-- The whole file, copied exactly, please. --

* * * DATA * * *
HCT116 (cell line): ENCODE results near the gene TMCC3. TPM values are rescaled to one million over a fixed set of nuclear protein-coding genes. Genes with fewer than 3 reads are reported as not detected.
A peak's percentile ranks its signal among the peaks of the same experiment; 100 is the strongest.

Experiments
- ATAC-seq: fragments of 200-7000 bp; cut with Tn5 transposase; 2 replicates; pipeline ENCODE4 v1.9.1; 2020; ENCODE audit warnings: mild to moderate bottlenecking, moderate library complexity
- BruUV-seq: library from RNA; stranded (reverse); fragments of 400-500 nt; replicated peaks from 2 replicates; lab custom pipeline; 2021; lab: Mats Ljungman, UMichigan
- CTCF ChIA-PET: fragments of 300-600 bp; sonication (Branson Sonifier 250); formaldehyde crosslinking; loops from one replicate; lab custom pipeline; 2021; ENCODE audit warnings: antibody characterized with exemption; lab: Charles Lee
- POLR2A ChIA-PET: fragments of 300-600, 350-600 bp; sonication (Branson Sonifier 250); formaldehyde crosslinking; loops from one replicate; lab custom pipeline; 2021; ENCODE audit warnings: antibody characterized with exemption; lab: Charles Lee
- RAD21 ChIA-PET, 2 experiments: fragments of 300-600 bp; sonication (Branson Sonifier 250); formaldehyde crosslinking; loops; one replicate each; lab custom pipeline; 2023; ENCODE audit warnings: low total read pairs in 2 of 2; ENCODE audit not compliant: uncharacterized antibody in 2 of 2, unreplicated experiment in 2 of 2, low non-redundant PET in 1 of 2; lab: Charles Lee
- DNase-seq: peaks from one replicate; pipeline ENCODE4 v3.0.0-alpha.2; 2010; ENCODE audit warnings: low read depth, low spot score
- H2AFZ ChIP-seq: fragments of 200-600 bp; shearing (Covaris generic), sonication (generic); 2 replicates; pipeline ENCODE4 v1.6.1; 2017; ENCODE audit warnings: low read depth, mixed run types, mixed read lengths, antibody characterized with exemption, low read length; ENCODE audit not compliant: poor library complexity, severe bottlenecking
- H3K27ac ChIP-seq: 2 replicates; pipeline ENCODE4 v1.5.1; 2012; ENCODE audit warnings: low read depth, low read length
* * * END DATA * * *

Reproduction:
HCT116 (cell line): ENCODE results near the gene TMCC3. TPM values are rescaled to one million over a fixed set of nuclear protein-coding genes. Genes with fewer than 3 reads are reported as not detected.
A peak's percentile ranks its signal among the peaks of the same experiment; 100 is the strongest.

Experiments
- ATAC-seq: fragments of 200-7000 bp; cut with Tn5 transposase; 2 replicates; pipeline ENCODE4 v1.9.1; 2020; ENCODE audit warnings: mild to moderate bottlenecking, moderate library complexity
- BruUV-seq: library from RNA; stranded (reverse); fragments of 400-500 nt; replicated peaks from 2 replicates; lab custom pipeline; 2021; lab: Mats Ljungman, UMichigan
- CTCF ChIA-PET: fragments of 300-600 bp; sonication (Branson Sonifier 250); formaldehyde crosslinking; loops from one replicate; lab custom pipeline; 2021; ENCODE audit warnings: antibody characterized with exemption; lab: Charles Lee
- POLR2A ChIA-PET: fragments of 300-600, 350-600 bp; sonication (Branson Sonifier 250); formaldehyde crosslinking; loops from one replicate; lab custom pipeline; 2021; ENCODE audit warnings: antibody characterized with exemption; lab: Charles Lee
- RAD21 ChIA-PET, 2 experiments: fragments of 300-600 bp; sonication (Branson Sonifier 250); formaldehyde crosslinking; loops; one replicate each; lab custom pipeline; 2023; ENCODE audit warnings: low total read pairs in 2 of 2; ENCODE audit not compliant: uncharacterized antibody in 2 of 2, unreplicated experiment in 2 of 2, low non-redundant PET in 1 of 2; lab: Charles Lee
- DNase-seq: peaks from one replicate; pipeline ENCODE4 v3.0.0-alpha.2; 2010; ENCODE audit warnings: low read depth, low spot score
- H2AFZ ChIP-seq: fragments of 200-600 bp; shearing (Covaris generic), sonication (generic); 2 replicates; pipeline ENCODE4 v1.6.1; 2017; ENCODE audit warnings: low read depth, mixed run types, mixed read lengths, antibody characterized with exemption, low read length; ENCODE audit not compliant: poor library complexity, severe bottlenecking
- H3K27ac ChIP-seq: 2 replicates; pipeline ENCODE4 v1.5.1; 2012; ENCODE audit warnings: low read depth, low read length